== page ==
Battersea Power Station has stood empty for a long time awaiting development and approval of plans. Now it’s been announced that in October 2013, conversion into new homes will finally begin thirty years after the energy station closed. The Battersea Power Station Development Company is behind the venture and in control of the restoration of the Grade II listed building.
The restoration project will run into countless pounds and will need to include much major repair work before any renovation is really undertaken. The initial phase of the building work is to correct the external brickwork, clean the towers, do work to the steel frame, repair and replace windows and defeat and rebuild the famous chimneys. The chimneys will undoubtedly be reconstructed to exactly the same design but utilising the latest safety and structural standards. The idea is to keep the building looking exactly the same and as a tattoo of London.
A particular team has been put together to work on the internet site and the main developer for phase 1 as been announced as Carillion with the architect being Ian Simpson Architects and de Rijke Marsh Morgan. The contract for the first phase is rumoured to be worth around £400 million and will undoubtedly be one of many largest in London at the existing time. Carillion is one of many UK’s largest construction firms and already has several high profile development schemes udder its belt such as for example Terminal 5 at Heathrow Airport and Crossrail and the Royal Liverpool Hospital Project.
The initial phase will undoubtedly be known as Circus West and will be to the west side of the Power Station and will include around 850 one, two and three bedroom apartments, also town houses and luxury penthouses. There may also be shops, commercial units, cultural buildings an d community spaces. When completed the whole development can provide significantly more than 3,500 new homes. It will also produce a large amount of new jobs.
Battersea Power Station is the greatest brick building in Europe and was noted for its Art Deco interior and decor. It is a vintage coal-fired power station on the bank of the FFPOWER Thames river, in South-West London. It is really two individual power stations that have been built at different times but within one building. The initial part was built in the 1930’s and the next part 20 years later. They have the identical design giving the iconic 4 chimney look. The power station stopped making electric in 1983 and has stood empty ever since. However appearances in various music videos for the Beaatles, Take That and Judas Priest and importantly gracing the cover of Pink Floyd’s 1977 album Animals have managed to get a unique landmark for London.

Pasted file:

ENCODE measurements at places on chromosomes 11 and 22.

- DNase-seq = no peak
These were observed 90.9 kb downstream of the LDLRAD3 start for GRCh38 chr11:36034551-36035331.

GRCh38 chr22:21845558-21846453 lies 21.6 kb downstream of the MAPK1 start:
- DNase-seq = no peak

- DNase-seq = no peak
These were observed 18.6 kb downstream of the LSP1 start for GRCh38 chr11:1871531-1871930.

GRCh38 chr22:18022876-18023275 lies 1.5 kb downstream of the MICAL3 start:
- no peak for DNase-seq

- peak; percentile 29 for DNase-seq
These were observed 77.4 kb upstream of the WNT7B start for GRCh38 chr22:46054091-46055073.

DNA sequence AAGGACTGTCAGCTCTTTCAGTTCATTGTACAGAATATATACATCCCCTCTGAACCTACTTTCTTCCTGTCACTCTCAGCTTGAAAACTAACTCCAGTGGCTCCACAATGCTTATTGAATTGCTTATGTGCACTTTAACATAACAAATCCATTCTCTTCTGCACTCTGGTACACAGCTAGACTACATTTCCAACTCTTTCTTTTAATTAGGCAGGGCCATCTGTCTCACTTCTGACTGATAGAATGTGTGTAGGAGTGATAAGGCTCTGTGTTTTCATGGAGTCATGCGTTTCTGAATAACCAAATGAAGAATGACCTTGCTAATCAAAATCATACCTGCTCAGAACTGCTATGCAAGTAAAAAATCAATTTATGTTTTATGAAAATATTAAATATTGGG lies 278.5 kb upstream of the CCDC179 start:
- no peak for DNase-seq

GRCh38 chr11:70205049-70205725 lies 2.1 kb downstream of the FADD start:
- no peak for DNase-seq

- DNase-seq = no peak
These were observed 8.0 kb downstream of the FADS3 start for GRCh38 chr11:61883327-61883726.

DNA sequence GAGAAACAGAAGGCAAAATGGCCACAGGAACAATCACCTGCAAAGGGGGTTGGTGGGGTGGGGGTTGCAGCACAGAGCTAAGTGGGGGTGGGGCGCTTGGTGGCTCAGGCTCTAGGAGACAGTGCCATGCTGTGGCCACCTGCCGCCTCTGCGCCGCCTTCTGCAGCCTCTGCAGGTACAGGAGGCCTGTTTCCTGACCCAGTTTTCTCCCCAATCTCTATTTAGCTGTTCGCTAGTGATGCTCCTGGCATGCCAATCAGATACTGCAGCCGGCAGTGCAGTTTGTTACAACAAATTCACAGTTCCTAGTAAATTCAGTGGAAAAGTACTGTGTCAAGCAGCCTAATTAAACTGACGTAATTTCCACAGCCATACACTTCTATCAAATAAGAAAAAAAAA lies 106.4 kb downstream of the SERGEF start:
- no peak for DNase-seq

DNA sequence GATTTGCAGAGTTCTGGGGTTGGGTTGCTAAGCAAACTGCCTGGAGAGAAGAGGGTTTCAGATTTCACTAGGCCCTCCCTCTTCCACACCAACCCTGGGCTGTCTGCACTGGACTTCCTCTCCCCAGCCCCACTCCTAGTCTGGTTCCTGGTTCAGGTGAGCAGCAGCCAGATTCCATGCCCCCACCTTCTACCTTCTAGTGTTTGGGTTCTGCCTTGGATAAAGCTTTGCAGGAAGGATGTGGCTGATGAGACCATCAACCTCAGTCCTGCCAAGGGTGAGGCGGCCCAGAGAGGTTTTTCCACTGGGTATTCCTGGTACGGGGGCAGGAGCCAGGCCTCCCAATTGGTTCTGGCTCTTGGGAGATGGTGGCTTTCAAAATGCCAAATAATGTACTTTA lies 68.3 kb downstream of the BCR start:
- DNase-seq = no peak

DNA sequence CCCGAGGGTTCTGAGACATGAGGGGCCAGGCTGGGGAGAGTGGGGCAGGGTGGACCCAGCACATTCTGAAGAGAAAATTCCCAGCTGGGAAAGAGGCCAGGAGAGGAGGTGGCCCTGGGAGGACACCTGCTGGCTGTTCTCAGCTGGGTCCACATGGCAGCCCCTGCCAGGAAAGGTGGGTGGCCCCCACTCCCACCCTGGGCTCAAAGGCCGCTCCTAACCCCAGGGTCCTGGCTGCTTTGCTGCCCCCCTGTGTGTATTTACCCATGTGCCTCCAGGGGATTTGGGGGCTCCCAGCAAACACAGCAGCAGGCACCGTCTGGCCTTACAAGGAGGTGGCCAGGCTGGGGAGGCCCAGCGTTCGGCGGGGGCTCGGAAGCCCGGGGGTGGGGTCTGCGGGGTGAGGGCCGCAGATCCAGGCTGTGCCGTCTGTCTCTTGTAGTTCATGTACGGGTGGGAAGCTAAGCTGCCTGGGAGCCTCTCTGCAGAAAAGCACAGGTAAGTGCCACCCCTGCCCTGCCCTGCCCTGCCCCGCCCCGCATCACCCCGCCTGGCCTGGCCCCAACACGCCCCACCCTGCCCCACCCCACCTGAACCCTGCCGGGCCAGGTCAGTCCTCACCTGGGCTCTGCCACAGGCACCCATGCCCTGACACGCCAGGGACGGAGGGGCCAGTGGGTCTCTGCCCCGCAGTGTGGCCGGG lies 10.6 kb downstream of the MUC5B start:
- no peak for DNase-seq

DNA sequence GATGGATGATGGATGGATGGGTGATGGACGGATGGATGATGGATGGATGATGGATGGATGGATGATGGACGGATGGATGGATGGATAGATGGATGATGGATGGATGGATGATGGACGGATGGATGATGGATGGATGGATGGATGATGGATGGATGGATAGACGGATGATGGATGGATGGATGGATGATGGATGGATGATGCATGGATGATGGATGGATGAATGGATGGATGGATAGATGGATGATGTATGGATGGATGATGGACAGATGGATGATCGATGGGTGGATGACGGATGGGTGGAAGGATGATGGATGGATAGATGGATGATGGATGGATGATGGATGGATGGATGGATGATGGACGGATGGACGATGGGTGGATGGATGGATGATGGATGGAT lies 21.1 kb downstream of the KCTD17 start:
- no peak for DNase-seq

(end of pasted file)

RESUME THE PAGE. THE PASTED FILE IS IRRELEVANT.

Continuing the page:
Prior to the 1930’s it had been for the local councils to supply electric and so there have been small power stations to get the job done for different districts and the energy was used for a particular factory or industry and excess was sold to the public. However as they certainly were small places the quality and voltage and frequency of the energy differed greatly. In 1925 the Government decided there should be a single power grid with uniform standards. The London Power Company was formed from many of the smaller power suppliers.
Their first super power station was built at Battersea because the proximity to the river allowed for quick cooling of the systems and beneficial to delivery of the coal and was in the heart of London to supply electric to. There is much opposition on the lands that the building could be an eye-sore so the company introduced a famous architect to create the exterior. When it opened it had been the most thermally efficient power station in the world. It had been built in 2 stage and by the time the next phase was completed the UK’s electric supply have been nationalised and ownership was passed to the British Electricity Authority.
There has been several redevelopment plans through the years as different companies took over the site. In 2004 there clearly was a redevelopment project in the pipe line but the prevailing debts of over £750 million, the necessity that any development must add a £200 million contribution to a proposed extension of the London Underground, the necessity for a waste transfer plant and cement factory on the banks of the river and the conversation required, managed to get an unattractive investment and an arduous commercial project.
In 2006 it had been bought by an Irish company for £400 million. They initially planned to refurbish your website right into a public venue and housing. The master plan was granted permission to go ahead however the Irish company’s debts meant the administrations were called in by the end of December 2011 and in July 2012 it had been sold to a Malaysian owned consortium for exactly the same amount because the Irish company purchased for. Most interested parties simply wanted to demolish the structure and redevelop the land and it’s took careful negotiation to locate a firm willing to undertake the conservation and refurbishment, while having a commercial venture.